CGR also authored a paper in April examining community-based racial justice and equity initiatives across the country to better understand the types of initiatives that communities are engaged with nationally, the traits and best practices associated with these initiatives, and how success is defined and measured. And the organization is assisting with the transition of Rochester’s Racial Equity and Justice Initiative to a new organizational home at the Urban League of Rochester.
CRC successfully continued its initiative of increasing its attention to blogging in 2020, publishing a total of 57 pieces and outpacing 2019 blog entries. CRC has used blog entries in its bi-monthly email “updates” to Board members and supporters. A focus on short blog pieces enabled the Citizens Research Council to devote a significant amount of research time to addressing the effects of the COVID-19 pandemic on the State and local governments in Michigan. The blog also enables CRC to highlight and amplify current and past CRC research and publications and promote them through social media outlets.
Civic Federation – Chicago, Illinois
The Civic Federation was able to more deeply engage with our Board of Directors in 2020 through timely speakers and by calling on the expertise provided by our Board policy committees to address the state and local governmental challenges posed by the pandemic. Additionally, the Federation expanded the focus of our weekly blog to include analysis of the financial impact of federal coronavirus relief legislation on the governments we study.
The Civic Federation is pleased to annually honor the achievements of non-elected public servants through the Motorola Solutions Foundation Excellence in Public Service Award. However, the public servants selected by the Award’s Advisory Committee in November 2020 are particularly noteworthy as the architects and leaders of the State of Illinois and City of Chicago’s responses to the COVID-19 pandemic: Dr. Ngozi Ezike, Director of the Illinois Department of Public Health, and Dr. Allison Arwady, Commissioner of the Chicago Department of Public Health. A virtual event will honor their accomplishments in February 2021.
Florida TaxWatch President and CEO Dominic M. Calabro said, “Just as we have for more than 40 years, in 2020 Florida TaxWatch fought tirelessly for our state’s taxpayers and produced invaluable analysis and policy proposals in response to the COVID-19 pandemic through our COVID-19 Taxpayer Task Force report, ‘Bringing Florida’s Budget Back from COVID-19,” a Roadmap for a Responsible Recovery report and many detailed assessments of revenue estimates and budget forecasts. As the eyes and ears of Florida taxpayers, we will continue to provide leaders at every level of government thoughtful recommendations to guide Florida forward and work every day to best serve the interests of our state and its people.”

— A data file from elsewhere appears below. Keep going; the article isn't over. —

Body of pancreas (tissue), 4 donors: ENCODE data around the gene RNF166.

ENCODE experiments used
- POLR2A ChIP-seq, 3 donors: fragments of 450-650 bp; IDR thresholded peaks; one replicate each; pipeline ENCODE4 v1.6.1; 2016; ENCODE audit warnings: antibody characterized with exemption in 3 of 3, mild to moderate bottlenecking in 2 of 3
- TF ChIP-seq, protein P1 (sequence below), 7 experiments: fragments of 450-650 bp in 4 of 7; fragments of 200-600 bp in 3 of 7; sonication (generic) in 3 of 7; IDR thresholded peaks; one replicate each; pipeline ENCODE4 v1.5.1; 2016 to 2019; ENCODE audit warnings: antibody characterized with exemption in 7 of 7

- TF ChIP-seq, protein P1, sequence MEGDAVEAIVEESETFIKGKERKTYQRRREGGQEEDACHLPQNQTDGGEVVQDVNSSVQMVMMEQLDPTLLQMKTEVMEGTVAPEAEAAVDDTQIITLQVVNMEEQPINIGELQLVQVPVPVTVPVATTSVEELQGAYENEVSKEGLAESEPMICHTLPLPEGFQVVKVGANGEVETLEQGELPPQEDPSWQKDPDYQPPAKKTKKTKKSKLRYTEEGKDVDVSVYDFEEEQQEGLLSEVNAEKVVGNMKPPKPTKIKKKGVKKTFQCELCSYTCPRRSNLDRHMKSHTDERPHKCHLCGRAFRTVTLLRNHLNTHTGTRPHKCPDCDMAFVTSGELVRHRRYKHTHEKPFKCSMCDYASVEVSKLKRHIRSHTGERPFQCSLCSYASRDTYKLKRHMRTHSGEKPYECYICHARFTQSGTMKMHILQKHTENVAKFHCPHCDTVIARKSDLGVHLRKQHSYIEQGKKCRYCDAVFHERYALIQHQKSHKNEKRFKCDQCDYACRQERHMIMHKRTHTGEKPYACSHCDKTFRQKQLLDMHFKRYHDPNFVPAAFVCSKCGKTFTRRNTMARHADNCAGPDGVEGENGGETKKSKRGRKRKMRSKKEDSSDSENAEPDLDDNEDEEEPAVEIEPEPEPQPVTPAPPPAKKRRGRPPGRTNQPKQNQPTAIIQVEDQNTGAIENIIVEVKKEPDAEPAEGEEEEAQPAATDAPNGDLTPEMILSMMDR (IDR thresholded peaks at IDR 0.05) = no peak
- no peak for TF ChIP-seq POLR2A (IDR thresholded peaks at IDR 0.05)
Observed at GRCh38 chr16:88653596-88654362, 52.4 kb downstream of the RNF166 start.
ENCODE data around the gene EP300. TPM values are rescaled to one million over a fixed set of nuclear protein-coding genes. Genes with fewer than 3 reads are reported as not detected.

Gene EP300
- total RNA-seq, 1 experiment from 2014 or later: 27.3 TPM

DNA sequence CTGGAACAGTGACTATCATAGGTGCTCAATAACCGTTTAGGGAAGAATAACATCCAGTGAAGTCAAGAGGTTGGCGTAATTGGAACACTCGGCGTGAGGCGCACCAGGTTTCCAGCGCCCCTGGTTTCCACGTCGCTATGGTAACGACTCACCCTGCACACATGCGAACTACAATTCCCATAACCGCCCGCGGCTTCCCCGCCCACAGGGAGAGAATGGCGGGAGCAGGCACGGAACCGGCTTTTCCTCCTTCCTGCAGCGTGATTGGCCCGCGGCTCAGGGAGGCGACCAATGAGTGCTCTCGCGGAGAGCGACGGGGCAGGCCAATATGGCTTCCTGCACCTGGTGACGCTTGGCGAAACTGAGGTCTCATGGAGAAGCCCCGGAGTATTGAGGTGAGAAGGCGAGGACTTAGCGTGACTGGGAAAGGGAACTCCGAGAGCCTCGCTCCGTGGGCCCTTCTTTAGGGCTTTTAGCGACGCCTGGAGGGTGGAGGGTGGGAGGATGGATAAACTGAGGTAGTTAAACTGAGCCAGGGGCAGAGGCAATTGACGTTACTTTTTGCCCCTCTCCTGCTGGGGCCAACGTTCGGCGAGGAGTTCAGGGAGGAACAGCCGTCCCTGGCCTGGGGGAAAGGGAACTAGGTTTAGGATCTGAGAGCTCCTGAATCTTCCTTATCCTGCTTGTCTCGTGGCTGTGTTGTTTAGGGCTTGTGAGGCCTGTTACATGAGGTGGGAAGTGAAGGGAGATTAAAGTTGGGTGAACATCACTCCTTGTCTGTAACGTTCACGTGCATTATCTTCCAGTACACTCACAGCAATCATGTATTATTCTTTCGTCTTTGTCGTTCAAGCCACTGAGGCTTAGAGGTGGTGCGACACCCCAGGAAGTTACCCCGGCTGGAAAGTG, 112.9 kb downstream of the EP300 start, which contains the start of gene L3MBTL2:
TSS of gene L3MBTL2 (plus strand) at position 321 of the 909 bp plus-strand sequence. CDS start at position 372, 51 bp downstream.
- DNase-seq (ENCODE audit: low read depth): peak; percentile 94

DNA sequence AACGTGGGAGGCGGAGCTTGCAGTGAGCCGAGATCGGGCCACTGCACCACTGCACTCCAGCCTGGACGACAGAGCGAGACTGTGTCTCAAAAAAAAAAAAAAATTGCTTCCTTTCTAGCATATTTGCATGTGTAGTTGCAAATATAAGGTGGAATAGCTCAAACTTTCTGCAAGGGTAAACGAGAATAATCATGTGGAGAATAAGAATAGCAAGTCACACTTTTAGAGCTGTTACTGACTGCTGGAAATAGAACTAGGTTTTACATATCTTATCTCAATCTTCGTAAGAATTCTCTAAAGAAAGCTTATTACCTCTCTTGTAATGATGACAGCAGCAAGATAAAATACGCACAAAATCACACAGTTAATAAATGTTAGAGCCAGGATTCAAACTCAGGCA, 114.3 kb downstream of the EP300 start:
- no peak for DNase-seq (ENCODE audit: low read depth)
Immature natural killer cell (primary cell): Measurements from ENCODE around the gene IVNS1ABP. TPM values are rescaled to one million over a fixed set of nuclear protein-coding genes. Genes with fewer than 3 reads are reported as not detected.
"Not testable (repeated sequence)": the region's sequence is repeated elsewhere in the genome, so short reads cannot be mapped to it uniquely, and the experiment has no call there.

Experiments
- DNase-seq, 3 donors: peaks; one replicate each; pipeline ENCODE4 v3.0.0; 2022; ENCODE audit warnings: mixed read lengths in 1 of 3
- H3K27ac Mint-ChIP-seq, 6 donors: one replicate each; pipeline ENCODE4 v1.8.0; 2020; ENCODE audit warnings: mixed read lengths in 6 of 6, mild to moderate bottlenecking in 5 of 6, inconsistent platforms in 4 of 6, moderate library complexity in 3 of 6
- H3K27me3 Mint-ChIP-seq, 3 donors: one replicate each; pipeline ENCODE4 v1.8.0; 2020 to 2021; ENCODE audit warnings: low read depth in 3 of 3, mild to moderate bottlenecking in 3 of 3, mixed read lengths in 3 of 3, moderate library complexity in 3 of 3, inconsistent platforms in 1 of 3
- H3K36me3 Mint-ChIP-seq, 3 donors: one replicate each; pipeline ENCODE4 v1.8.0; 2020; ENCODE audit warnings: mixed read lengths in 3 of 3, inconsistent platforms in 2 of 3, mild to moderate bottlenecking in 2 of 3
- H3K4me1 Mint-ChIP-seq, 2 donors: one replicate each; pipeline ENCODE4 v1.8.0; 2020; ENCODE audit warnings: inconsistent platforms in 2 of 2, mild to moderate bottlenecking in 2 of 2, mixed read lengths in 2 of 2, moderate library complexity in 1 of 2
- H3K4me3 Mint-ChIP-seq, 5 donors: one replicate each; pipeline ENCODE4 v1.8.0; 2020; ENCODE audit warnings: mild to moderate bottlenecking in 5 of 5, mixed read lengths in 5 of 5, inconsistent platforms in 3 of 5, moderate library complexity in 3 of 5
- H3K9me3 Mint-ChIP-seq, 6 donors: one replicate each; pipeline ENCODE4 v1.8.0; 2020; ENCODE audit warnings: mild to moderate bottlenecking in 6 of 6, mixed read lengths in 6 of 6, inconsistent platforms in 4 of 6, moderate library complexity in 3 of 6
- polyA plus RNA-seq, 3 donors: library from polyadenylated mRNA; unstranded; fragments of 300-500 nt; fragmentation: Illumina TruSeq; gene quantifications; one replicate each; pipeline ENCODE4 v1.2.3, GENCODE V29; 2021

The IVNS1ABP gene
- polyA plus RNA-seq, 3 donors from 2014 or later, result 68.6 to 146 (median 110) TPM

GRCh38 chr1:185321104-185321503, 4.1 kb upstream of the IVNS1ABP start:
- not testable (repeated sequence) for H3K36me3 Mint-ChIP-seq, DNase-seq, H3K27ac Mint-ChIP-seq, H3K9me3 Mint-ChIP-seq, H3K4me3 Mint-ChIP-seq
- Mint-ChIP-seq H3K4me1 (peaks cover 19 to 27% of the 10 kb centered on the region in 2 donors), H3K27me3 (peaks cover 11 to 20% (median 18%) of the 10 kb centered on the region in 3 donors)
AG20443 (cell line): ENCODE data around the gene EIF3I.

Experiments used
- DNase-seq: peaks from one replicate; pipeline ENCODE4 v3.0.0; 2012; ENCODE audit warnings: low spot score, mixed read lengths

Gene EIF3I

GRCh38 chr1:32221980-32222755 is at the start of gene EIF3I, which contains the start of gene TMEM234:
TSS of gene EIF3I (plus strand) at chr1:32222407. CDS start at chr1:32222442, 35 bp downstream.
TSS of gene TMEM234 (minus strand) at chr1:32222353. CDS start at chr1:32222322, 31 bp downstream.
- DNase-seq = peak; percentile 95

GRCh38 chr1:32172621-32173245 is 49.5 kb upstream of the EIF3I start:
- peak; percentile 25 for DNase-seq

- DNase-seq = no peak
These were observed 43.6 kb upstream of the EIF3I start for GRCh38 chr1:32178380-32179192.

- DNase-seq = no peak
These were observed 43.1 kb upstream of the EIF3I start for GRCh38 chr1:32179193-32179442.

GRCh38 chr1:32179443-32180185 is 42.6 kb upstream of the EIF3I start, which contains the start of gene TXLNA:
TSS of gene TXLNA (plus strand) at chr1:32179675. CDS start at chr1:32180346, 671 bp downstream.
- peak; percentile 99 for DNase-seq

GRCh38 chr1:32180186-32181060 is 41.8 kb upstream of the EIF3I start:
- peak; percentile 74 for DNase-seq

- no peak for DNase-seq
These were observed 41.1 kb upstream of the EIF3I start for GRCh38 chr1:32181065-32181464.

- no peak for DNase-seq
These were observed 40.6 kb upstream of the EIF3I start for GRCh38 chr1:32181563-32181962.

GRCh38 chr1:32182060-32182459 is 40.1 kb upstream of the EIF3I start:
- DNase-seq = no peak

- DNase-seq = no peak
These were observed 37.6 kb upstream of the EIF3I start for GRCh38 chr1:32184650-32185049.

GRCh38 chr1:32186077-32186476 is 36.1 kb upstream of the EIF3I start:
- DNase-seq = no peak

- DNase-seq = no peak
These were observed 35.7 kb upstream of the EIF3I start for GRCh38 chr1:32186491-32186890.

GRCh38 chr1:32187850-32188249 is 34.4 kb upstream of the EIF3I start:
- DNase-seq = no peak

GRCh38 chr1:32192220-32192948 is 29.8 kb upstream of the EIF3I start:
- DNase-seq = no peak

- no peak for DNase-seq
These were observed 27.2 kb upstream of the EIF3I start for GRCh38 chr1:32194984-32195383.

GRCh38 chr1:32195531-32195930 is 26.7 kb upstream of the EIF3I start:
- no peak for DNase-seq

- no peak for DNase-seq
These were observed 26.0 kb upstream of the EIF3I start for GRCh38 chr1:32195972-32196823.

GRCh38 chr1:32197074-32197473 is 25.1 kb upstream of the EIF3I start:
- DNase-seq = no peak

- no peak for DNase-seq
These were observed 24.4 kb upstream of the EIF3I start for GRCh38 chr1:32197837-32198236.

At RIPEC, we are most proud of the recent report we completed on K-12 school reopening and distance learning. The report raised concerns about increased inequity across Rhode Island’s public elementary and secondary education system since the onset of the COVID-19 pandemic. Based on RIPEC’s analysis, about one-third of the students in Rhode Island’s 36 districts had access to full in-person learning as of October 13, while approximately half had partial access to in-person learning, and about one-eighth had no in-person learning access. “While there are major public health and operational challenges to reopening our public schools, it should not be acceptable to policymakers that the students most likely to be denied access to in-person instruction are already experiencing low proficiency rates,” said RIPEC President and CEO Michael DiBiase. “They can least afford to suffer the learning loss expected to result from distance learning,” he continued. RIPEC’s analysis also found that there is a wide range of distance learning strategies employed across school districts, likely resulting in varying student outcomes.